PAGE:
American Society for Peripheral Nerve

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Identification of Complementary versus Comprehensive Baseline Patient-Reported Outcomes (PROs) in an Adult Peripheral Nerve Pain Specialty Clinic for Prospective Data Collection
Kate Wan-Chu Chang, MA, MS1; Shawn Brown, CMA1; Lynda Yang, MD, PhD1; David L. Brown, MD2; Srinivas Chiravuri, MD1
1University of Michigan, Ann Arbor, MI, 2Section of Plastic & Reconstructive Surgery, University of Michigan, Ann Arbor, MI

Introduction
Complex regional pain syndrome (CRPS) affects around 5 per 100,000 person years in the United States. CRPS symptoms include sensory or temperature change, swollen, decreased range of motion/weakness, and pain. Common treatment combines medications, surgical interventions, and psychosocial support; therefore, a comprehensive evaluation should assess pain's impact on International Classification of Functioning, Disability and Health (ICF) body function and structure, activity, and participation to monitor progress and improvement. However, current clinical protocol mainly focuses on physician-driven physical measurements, while there is paucity in reporting patient reported outcomes (PROs) in pain, activity, and participation. We aimed to identify the most comprehensive pain PROs for baseline in an interdisciplinary adult peripheral nerve pain clinic.

Methods
This cross-sectional study recruited adult CRPS patients in a peripheral nerve pain clinic from 2017-2018. We administered pain PROs measures at patients' first clinic appointment (baseline). PROs for pain level/intensity included Wong-Baker Face Pain Scale (scale 0-10), Visual Analogue Scale (VAS, 0-10), and McGill Pain Short Form (0-10). Pain symptoms were assessed via Neuropathic Pain Diagnostic Questionnaire (DN4, 0-10). Patients reported how pain affected their psychosocial status and daily living in Katz Index of Independence in Activities of Daily Living (scale 0-6) and West Haven-Yale Multidimensional Pain Inventory (WHYMPI, 0-6). Standard statistical analysis was applied for pain PROs summaries; we reported Pearson's correlation to identify the most comprehensive and complementary pain PROs.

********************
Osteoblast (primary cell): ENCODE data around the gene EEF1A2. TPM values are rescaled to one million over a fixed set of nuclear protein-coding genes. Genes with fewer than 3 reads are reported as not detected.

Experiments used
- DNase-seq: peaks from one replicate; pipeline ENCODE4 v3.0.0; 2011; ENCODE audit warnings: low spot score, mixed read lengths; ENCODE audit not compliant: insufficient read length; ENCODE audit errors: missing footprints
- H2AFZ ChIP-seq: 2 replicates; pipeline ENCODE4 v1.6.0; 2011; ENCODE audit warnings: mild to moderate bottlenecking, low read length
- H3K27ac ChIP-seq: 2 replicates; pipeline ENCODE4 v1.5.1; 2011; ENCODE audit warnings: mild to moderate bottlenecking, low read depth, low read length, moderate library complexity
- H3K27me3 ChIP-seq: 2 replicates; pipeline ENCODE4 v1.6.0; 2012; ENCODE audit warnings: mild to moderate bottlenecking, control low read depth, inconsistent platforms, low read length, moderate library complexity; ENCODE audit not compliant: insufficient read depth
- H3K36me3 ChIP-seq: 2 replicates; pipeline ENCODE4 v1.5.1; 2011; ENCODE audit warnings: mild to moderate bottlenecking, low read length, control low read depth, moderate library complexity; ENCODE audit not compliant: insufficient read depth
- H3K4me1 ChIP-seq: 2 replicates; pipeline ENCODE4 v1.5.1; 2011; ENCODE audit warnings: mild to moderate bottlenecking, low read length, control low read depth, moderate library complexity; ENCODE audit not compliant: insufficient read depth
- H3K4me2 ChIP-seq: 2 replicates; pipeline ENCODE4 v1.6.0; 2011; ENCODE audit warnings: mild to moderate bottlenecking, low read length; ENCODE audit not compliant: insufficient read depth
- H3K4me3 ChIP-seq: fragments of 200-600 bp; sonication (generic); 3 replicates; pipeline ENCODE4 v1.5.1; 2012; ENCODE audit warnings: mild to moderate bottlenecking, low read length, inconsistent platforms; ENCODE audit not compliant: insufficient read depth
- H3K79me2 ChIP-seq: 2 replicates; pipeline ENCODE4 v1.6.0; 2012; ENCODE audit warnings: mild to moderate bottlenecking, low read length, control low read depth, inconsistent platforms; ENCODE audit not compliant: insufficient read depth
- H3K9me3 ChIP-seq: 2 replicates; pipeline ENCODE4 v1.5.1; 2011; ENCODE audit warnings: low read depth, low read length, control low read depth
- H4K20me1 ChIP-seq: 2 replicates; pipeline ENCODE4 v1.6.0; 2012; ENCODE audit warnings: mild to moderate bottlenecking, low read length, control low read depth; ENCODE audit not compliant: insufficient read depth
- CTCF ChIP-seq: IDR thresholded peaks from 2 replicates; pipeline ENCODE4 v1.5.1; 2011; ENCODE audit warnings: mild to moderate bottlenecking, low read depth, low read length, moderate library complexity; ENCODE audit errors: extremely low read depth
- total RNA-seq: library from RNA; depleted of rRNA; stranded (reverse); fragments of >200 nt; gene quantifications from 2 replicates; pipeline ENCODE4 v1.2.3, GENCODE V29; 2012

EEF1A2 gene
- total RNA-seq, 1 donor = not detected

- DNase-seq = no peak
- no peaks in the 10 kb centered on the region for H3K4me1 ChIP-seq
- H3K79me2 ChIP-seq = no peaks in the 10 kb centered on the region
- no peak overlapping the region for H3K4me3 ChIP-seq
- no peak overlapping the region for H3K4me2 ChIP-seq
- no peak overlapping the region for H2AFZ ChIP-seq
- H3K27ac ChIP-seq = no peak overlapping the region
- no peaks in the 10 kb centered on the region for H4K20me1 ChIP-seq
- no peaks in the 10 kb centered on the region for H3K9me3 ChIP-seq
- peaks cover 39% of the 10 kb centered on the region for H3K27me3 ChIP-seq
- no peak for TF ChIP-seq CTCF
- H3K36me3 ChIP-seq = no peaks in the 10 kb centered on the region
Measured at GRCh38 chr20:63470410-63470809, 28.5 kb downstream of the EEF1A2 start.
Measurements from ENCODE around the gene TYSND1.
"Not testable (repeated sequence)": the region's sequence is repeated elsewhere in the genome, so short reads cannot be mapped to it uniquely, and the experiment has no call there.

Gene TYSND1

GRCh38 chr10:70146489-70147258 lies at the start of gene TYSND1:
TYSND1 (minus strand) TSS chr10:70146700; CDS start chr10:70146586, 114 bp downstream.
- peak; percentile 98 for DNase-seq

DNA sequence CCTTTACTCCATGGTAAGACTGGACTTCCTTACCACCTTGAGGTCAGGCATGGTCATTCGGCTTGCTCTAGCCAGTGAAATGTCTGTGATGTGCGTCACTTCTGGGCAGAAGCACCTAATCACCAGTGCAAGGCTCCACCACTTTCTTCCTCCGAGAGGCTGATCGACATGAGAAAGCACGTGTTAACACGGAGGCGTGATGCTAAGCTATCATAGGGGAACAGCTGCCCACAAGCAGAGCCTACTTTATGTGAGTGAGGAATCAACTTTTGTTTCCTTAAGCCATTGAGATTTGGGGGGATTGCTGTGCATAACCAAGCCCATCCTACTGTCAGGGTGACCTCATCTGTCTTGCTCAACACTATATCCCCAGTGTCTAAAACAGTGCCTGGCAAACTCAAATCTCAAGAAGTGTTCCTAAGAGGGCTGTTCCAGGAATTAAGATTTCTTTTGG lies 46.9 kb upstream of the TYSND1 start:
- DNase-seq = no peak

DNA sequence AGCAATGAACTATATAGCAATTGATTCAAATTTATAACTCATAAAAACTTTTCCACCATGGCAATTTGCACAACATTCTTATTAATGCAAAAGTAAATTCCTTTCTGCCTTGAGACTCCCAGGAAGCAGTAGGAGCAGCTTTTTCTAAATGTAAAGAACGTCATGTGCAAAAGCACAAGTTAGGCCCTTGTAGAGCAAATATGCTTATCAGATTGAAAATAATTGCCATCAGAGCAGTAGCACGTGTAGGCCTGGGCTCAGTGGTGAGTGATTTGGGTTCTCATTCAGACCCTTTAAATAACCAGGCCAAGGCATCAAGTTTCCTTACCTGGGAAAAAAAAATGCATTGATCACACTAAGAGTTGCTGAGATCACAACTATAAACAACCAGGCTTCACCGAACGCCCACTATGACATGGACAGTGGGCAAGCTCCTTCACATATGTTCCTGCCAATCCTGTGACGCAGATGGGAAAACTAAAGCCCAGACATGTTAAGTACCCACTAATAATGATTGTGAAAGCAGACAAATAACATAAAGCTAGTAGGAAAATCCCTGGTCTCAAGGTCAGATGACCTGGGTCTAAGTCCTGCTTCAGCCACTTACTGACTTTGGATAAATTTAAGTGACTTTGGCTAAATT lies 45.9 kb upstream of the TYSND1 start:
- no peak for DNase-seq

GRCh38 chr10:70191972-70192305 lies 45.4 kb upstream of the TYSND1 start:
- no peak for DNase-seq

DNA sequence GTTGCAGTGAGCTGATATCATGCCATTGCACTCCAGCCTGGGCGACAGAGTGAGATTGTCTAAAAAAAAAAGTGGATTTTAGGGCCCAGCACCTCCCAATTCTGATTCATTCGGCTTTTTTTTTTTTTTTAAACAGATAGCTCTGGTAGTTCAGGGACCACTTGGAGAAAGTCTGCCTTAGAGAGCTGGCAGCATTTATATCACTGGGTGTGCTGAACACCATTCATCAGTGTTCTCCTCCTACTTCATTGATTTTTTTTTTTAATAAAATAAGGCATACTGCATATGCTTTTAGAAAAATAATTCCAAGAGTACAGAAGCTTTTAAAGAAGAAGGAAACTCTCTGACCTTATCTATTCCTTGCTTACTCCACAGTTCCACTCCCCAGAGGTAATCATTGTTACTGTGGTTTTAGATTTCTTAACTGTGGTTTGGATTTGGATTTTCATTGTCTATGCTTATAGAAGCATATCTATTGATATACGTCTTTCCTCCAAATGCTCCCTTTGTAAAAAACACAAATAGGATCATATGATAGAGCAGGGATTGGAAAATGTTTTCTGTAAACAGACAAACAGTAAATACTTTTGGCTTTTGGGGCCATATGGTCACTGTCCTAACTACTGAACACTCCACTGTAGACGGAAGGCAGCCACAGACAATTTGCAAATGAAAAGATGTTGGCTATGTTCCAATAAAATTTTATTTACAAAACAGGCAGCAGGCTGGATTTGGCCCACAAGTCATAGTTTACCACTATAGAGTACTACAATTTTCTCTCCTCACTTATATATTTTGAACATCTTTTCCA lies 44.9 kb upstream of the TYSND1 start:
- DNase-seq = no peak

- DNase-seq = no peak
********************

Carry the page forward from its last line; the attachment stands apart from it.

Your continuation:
Results
Sixty-eight CRPS patients completed baseline pain PROs measures; mean age was 4716 years old with a majority of female (63%) and Caucasian (87%). Baseline pain level ranged from 6.1 to 6.6 with 5 out of 10 DN4 neuropathic pain symptoms. Katz Index showed patients were independent in daily living (5.8/6), while WHYMPI reported high pain severity (4.4/6), pain interference in daily activities (3.9/6), feeling somewhat supportive (4.4/6), decreased mood (3.2/6), and less control due to pain (3.7/6). WHYMPI pain severity score was significantly correlated with Wong-Baker, VAS, McGill, Katz Index, and WHYMPI subscales (P<0.05); DN4 did not correlate with any other PROs measures.

Conclusions
We suggest using WHYMPI to establish pain PROs baseline-- this easy-to-use PROs captures an overall picture of pain impact on patients' pain severity, pain inference in daily activities, psychosocial status, and quality of life. Although DN4 showed poor correlations, it could be a complementary pain PROs. This novel approach can provide clinically relevant information to monitor patients' progress and can guide physicians in optimal treatment options.


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